in some sports “the defense” scores points, although their main role is to stop the other guy from scoring points. In some, like softball and baseball, there is no way to post on the scoreboard when your team is in the field.
You can only win when you attack. On offense. Find a way to have a strategy on offense that you love, that everyone is bought in to, that speaks “we’re in control”.
Defense is a tone setter, but not scorer. Even if you’re great on D, you can only be totally in control if you have a strategy that allows you to control on attack.
Get to work.
If everyone prioritizes paying attention, even in “a good way”, to what others are doing, their goals and dreams, a team will not be at it’s best.
The word selfish has gotten a bad rep. Being selfish in your preparation, doing everything you can to be at your best? That’s a great start to making your team better.
By being prepared and modeling the work you put in in selfish-mode you’ll be helping the team from the inside out. The foundation of a team is it’s people, so be a great person/player/athlete and you’ll be doing your part.
It takes a great group effort to be a great team. The existence of standards and norms that make up the basis of a team’s culture and the ethic of working together toward a commonly held goal is crucial to outcome success. However, relying on a set of “great team players” that are not also at their best individually is not a recipe for success.
All teams must work together in a selfless way, but the individuals within should make it a priority to be selfish in their preparation.
Understanding that getting the right people in the room to start a project or season is key. We know that.
Taking the time to understand that you, as a leader, have much control over who’s there is not as common.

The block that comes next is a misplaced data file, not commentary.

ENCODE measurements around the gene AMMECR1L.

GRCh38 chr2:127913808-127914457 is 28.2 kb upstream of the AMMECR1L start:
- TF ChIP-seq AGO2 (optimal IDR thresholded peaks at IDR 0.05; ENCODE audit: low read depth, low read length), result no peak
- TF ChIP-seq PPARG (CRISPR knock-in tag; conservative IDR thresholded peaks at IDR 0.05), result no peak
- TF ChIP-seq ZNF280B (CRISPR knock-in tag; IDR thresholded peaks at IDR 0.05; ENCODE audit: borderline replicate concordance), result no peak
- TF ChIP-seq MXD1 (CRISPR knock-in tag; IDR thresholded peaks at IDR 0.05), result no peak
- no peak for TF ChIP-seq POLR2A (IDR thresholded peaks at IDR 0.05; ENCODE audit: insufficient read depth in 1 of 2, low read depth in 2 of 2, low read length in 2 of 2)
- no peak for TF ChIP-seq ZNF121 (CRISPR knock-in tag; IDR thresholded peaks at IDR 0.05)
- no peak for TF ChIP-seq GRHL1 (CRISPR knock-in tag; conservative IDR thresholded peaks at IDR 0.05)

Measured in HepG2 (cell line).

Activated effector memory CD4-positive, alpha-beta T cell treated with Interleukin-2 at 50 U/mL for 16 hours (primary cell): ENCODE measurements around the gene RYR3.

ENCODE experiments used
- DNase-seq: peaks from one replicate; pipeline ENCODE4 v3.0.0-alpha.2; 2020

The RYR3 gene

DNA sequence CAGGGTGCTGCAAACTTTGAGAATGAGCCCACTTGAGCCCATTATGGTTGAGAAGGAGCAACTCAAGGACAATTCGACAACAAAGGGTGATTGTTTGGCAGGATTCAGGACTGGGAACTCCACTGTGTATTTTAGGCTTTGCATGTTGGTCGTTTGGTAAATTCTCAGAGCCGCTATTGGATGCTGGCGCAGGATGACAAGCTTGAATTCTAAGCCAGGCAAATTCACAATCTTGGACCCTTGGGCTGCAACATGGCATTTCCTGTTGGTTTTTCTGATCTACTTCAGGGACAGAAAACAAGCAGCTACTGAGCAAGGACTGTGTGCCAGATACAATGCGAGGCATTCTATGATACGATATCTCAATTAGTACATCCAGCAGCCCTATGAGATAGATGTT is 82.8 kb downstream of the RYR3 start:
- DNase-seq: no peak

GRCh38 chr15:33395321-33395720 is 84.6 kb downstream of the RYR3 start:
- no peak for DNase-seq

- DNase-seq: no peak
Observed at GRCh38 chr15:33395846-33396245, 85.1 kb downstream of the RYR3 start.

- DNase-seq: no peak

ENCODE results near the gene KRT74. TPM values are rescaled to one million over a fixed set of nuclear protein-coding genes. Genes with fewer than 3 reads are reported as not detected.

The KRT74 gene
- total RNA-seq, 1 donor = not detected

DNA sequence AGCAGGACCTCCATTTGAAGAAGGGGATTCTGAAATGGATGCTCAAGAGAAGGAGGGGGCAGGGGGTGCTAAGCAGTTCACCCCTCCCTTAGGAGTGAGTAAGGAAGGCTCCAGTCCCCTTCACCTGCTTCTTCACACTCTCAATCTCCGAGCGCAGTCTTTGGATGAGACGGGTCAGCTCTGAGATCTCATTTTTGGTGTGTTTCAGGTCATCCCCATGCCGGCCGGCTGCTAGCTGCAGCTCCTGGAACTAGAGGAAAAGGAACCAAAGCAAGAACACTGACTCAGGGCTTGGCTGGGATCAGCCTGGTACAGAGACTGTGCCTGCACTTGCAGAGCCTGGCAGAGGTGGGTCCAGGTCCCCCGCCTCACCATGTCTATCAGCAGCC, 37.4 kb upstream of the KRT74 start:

It’s not chance. You get to pick, even when it feels as if you don’t, usually you do.
Teams are made, not born. Go.
Who’s missing, and who’s not? There is FOMO, Fear of Missing Out, and there is reverse FOMO…the idea that you’re doing something great, and someone is missing it.
When you wonder why people don’t want to do what you’re doing. When you invite someone and they decline. Do you worry about those people too much and not enjoy yourself as much as you could?
Our obsession with the past and the future, our challenge to enjoy who we are and who we are with at this moment, to be satisfied, period. It’s so easy to get excited about the things our future self is going to do, or to reminisce of times gone by. It’s somehow harder to just enjoy. THIS IS GREAT!, right now, is good enough.
Take time to enjoy those who are there, with you, to make the most of your moment and save your emotional energy for those missing for the next time you see them.
It’s ok for “it” to be less than perfect.
People in cultures from all corners of the world swaddle their infants. They wrap them tightly in material so that the baby is constrained yet comfortable.
Arms tight to their sides, just their face clear for breathing, the child is soothed by the containment. It’s like a long-term hug, the comfort of being right where they are and their brains not having to consider much outside the swaddling material.
Entire teams can be swaddled, comforted by the feeling of being surrounded by known people, expectations and norms. Being accepted by those around you and understanding the clear rules and standards of a team offers the comfort of familiarity even if circumstances or relationships are challenging, or may sometimes feel personally constraining.
Are your team members given wide-open freedom to do what they think they should do or are they guided–gently but surely–by the comfort of clear team standards?
Is your way working?
The state of recruiting in many collegiate sports means that many players have deep relationships with coaches as recruiters by the time the kids arrive on campus. Soon, the team culture and friendships becomes an important part of their world as well.
Player to player relationships typically are socially based, leaving the physical, skill and even commitment-to-the-program development up to coaches in meetings, one-on-one sessions and off-season work.
What if teams spent time communicating what each member (players and coaches) was working on and how others could be a part of this improvement? Is there room in your program for less behind-closed-doors communication? Opening the “this is how i’m going to get better for the team” communication to all may help to both further understanding of what’s important and model transparency and common goals.
It will also help kids to see outside of themselves and recognize that they are responsible to add to the team, and also can take/get a lot from their teammates in ways that they may not have thought about. Open, honest and direct communication will help move kids and teams forward.